Interviewing

Reaching the interview stage is an accomplishment; you have conquered the first half of the job search process. Being invited for an interview says that your resume or networking strategy has intrigued an organization enough to want to meet you. But you're only part way toward your new position. The successful job seeker acts on the following items when preparing for and conducting interviews.

Be Prepared. Stand Out from the Competition.

Research potential employers. It is important to adequately research the organization with whom you are interviewing. Important points to research and know about the employer are:

  • Annual sales
  • Structure and size of the organization
  • Corporate headquarters location
  • Company history
  • Competitors
  • Subsidiaries
  • Product lines/services
  • Geographic locations

Resources for finding this information

For more detailed suggestions on researching an organization, view the Career Search Guide section on company research.

Dress for Success

Although the dress code may vary depending on the employer or organization, you clothing should appear professional for an interview. Dress according to your style and finances; however, be aware of the following tips:

  • Select clothing that fits you properly and comfortably.
  • Your outfit should be clean and wrinkle-free.
  • When in doubt, neutral colors (e.g., black, taupe, beige, brown, blue and gray) are good options.
  • Stay true to who you are. If you are uncomfortable wearing a suit or dress, opt for something that will make you feel comfortable and confident, while still professional.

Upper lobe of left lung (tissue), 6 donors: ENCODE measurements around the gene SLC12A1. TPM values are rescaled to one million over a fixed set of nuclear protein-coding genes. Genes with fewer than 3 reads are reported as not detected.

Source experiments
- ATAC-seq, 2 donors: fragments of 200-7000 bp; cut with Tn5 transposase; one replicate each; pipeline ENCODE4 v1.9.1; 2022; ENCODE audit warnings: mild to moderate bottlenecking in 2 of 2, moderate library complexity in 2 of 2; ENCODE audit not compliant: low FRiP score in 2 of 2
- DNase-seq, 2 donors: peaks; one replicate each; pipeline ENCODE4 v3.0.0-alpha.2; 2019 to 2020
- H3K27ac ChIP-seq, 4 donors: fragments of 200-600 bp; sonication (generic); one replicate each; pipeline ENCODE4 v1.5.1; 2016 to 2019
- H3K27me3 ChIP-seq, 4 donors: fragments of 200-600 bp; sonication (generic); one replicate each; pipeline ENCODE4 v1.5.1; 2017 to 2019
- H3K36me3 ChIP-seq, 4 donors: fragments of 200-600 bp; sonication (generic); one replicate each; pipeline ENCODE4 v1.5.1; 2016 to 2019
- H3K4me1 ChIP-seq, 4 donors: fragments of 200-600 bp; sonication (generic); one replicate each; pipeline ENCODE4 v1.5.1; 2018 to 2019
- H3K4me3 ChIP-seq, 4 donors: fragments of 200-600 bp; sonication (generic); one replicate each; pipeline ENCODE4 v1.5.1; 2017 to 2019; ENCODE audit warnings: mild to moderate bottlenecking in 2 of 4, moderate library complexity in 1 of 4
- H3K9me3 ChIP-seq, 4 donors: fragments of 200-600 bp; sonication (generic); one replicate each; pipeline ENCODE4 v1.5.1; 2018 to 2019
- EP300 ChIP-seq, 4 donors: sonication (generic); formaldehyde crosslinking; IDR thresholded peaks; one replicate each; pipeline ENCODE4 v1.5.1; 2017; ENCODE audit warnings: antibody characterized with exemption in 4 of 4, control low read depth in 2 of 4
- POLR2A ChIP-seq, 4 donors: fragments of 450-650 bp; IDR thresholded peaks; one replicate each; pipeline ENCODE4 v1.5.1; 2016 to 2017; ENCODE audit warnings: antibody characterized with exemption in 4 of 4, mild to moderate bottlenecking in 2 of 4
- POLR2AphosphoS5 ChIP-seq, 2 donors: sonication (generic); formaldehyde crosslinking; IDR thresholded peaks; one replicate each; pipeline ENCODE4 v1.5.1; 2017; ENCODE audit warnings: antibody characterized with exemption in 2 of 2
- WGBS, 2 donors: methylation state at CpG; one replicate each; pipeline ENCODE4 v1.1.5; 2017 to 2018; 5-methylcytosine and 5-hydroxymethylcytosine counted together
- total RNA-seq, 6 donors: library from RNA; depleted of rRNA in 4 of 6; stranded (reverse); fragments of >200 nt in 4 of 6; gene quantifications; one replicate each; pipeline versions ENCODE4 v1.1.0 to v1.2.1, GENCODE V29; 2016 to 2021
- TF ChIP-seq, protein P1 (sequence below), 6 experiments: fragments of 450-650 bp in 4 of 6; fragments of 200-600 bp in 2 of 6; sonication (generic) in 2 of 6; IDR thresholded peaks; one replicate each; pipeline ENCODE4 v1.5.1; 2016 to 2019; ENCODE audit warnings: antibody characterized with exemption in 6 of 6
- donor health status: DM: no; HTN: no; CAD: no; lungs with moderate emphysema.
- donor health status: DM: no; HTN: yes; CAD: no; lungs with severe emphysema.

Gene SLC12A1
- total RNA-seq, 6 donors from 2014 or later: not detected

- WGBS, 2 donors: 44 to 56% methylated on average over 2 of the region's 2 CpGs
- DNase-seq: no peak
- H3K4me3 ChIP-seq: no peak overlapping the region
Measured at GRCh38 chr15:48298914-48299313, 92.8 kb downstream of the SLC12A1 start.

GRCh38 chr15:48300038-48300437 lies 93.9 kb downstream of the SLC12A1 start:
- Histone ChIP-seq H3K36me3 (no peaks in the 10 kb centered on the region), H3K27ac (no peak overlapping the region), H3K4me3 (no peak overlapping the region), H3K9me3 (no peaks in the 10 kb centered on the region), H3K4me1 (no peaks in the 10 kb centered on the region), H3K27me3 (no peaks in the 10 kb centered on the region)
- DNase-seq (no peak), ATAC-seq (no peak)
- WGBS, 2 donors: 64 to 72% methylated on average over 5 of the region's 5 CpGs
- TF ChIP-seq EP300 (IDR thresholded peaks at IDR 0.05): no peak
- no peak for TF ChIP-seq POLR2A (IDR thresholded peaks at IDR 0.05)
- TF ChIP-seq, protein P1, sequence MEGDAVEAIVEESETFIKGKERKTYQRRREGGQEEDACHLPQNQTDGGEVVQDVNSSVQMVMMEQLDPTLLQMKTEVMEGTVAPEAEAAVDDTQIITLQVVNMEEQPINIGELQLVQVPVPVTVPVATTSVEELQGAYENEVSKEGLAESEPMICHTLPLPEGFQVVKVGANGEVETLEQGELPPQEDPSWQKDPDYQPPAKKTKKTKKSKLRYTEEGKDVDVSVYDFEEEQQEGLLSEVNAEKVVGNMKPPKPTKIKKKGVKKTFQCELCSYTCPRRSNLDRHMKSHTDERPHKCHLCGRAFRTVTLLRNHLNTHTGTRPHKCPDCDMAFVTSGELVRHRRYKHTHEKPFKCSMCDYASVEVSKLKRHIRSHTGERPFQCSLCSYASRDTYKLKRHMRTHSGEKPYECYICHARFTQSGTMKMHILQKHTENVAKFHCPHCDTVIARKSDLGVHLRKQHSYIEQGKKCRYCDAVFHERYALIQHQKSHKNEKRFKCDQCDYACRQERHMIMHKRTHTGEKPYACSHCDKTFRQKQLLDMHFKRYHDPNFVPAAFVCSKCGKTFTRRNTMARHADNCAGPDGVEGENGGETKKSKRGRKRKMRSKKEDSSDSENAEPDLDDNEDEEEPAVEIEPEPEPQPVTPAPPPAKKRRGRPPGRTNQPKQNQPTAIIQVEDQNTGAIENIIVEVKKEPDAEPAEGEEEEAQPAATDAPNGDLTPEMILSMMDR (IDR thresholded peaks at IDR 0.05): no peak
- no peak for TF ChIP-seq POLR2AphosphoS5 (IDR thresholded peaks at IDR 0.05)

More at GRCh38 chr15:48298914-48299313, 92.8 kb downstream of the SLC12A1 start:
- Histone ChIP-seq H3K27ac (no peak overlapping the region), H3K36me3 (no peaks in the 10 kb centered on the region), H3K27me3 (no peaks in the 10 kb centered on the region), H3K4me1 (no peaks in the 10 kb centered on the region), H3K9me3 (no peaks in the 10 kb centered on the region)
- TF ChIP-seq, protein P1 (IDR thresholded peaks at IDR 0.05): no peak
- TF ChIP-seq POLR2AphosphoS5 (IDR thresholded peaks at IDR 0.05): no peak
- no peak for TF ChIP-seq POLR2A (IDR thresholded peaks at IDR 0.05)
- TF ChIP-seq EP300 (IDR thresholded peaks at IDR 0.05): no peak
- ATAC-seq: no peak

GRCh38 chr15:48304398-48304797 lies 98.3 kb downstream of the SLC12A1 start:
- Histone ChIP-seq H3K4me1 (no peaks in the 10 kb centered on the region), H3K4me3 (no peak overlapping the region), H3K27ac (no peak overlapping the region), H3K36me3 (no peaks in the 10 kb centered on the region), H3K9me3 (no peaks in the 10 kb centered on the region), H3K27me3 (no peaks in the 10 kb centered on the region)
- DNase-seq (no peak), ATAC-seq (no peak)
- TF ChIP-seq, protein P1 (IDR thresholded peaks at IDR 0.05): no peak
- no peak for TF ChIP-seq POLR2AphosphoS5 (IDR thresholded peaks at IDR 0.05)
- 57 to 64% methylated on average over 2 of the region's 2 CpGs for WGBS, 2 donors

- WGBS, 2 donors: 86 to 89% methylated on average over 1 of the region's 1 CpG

• Avoid wearing strong fragrances like perfume or cologne. 

Practice

Be certain that you know the title and have reviewed the description of the position for which you are interviewing. Practice answering specific questions and/or schedule a mock interview with the Career Lab (through Handshake).

When answering interview questions, share information pertinent to the situation. When asking or answering a question, be succinct. Don't be too brief by giving one-word answers or so wordy that the interviewer may become bored. Avoid sounding like a robot, don't rehearse your lines to the point you sound scripted. Stay focused on the subject and respond to the question asked.

Elaborate on your answers. Don't respond with only a "yes," "no," "yes I really enjoyed that class." Tell the interviewer why—give some supporting detail.

Remember you generally have 30 minutes to elicit the information you will need and convey as much to the recruiter about yourself as possible.

Interview Tips

Interview styles vary by industry. We've prepared some guides to help you plan for the types of questions you may be asked or the format of the interview itself: